Is it true that most tall people have been healthy in their lives and thus being rewarded with a height above and beyond their genetic endowments! But what about other correlations between height and incidence of cancer later in life.

BBC News - Why tall people have higher hopes of good health
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Wednesday, July 20, 2011

Well endowed universities!

The current value of Harvard University’s endowment is larger than the combined GDP of the poorest nine nations. Yale’s endowment rivals Bolivia’s GDP!

The following info-graphic is reproduced from http://www.degreescout.com.

US Housing starts still in historic lows

The latest figures for the US housing starts continue to portray a dismal picture. The housing starts are at historic lows in the US showing a collapse in demand for new housing units.

Many observers are looking at the short term gain in housing starts that shows a six month high in housing starts for June 2011. However, the long-term picture (see the graph below) suggests otherwise.

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Wednesday, July 13, 2011

Which Top Donor Countries Actually Send More Remittances?

"The Philippines is also a top destination for remittances from Canada and Japan. The country’s economy relies more on remittances than ODA – in fact, remittances to the Philippines ($19.76 billion in 2009) dwarf the development aid it receives ($310 million)."
International Development - Which Top Donor Countries Actually Send More Remittances?

Monday, July 11, 2011

BRICs producing fewer bricks and more motors

Professor Madhav Badami of McGill University points out another shift in the global productivity, i.e., production of motorised vehicles. It used to be the case that the US and Europe for decades produced more automobiles than the rest of the world. This is no longer the case, as Professor Badami points out:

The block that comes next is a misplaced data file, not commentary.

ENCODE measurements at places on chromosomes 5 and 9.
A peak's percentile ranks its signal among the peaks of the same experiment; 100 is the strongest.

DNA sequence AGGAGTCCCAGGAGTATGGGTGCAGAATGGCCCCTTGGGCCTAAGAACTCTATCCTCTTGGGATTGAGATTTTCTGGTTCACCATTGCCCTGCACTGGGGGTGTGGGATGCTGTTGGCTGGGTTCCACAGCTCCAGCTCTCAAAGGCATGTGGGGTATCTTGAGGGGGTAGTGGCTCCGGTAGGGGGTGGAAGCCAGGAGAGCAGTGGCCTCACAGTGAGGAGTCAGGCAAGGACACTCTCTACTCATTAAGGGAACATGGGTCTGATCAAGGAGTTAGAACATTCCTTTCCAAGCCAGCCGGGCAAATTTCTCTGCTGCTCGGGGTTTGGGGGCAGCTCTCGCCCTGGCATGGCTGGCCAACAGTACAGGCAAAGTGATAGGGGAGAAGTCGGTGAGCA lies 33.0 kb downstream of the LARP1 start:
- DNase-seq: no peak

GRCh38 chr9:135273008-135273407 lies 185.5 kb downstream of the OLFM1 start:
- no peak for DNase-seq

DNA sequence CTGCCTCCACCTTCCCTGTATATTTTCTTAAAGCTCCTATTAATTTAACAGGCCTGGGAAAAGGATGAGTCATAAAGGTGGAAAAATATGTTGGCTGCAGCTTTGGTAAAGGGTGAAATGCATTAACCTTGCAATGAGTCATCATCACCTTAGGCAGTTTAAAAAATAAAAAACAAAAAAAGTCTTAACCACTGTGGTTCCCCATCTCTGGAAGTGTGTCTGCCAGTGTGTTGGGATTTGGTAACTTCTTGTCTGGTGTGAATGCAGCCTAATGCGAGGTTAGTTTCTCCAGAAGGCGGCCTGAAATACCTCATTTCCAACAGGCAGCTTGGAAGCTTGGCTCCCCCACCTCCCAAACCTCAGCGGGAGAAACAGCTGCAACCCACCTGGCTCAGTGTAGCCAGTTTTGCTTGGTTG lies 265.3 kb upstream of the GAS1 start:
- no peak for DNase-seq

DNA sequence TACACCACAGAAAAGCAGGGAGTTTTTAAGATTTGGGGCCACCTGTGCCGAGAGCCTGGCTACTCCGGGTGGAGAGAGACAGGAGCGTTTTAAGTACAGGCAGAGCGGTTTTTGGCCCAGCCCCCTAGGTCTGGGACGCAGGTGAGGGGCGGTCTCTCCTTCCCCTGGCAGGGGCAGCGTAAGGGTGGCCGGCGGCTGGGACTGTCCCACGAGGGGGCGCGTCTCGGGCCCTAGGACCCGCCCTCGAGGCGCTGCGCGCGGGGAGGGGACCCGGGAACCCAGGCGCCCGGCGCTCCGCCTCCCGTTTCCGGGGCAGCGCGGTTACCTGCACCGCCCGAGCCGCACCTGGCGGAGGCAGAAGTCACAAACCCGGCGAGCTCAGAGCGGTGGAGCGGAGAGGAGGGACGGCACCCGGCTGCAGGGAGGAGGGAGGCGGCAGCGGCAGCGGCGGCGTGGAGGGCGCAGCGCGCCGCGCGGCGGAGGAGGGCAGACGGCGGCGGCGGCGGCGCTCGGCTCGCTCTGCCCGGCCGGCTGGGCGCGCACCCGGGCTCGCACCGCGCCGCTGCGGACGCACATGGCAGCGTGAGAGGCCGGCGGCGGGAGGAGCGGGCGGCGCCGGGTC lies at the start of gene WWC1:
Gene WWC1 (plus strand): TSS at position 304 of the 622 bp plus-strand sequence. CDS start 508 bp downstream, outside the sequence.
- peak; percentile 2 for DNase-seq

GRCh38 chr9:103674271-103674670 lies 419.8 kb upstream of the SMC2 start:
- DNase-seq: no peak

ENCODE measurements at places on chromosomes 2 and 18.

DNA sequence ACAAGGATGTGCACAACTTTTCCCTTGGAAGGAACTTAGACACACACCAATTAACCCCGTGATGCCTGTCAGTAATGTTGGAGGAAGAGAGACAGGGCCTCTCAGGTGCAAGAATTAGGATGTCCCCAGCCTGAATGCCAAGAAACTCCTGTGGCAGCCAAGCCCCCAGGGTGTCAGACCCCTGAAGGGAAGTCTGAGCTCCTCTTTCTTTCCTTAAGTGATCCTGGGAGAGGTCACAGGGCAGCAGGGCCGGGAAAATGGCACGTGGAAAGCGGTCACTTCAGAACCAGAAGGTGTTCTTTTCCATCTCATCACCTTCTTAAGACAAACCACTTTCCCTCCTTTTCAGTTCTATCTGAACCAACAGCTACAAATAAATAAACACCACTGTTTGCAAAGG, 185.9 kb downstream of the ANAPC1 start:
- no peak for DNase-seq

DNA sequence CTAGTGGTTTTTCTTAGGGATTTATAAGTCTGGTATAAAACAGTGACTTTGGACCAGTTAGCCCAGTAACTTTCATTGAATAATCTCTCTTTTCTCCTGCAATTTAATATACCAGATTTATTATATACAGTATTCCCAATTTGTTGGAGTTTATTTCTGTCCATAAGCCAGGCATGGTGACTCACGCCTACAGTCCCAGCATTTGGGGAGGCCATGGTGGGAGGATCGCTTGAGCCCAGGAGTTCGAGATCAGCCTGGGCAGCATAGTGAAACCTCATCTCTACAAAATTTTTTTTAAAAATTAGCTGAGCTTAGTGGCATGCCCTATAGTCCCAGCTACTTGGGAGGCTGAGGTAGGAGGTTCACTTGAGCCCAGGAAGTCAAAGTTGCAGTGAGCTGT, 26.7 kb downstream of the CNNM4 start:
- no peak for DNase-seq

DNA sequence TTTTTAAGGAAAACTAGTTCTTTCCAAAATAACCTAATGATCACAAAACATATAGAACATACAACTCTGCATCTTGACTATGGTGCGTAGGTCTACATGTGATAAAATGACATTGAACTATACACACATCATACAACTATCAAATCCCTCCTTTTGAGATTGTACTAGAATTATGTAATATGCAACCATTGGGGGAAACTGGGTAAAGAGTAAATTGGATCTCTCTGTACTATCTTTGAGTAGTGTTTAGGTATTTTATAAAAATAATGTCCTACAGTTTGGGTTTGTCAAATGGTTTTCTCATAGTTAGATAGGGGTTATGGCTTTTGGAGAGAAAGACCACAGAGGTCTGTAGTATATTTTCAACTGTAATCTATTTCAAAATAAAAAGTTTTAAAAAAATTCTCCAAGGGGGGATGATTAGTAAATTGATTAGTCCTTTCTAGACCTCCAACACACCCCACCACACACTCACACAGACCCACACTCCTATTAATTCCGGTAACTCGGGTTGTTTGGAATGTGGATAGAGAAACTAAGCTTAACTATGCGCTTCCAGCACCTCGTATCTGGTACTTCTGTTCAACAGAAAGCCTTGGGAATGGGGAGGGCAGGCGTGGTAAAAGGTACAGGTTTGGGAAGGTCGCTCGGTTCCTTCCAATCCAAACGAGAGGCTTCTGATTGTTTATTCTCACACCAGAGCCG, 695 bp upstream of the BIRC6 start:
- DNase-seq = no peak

One indicator of this is the motor vehicle production data. In just the last five years, China has surged to #1 place, producing more than twice the automobiles, trucks and buses as the USA. And while India is seventh in the list, India would be ahead of the USA if two-wheelers were included (India now produces NINE million !!!! annually.

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Africa slow to launch, but keeps the lead

Map of Africa indicating Gross Domestic Produc...Image via WikipediaAfrican states have only recently started to expand their economies at a faster rate. Compared to India, which started experiencing rapid growth in early nineties, African states did the same in the past 5years. Click on the link below to see how India and Africa have seen their share of global productivity change over time.

Africa GDP/World GDP, India GDP/World GDP - Wolfram|Alpha
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India drives South Asian economic stats

With $1.29 trillion, India’s economy represents more than 80% of South Asia’s economic output, which currently stands at $1.59 trillion.

While India’s current economic boom has been tied to the liberalisation of its economy in the early 1990s, the historic figures suggest that at least for South Asia, India’s economy always represented roughly 80% of the region’s output (see graph below).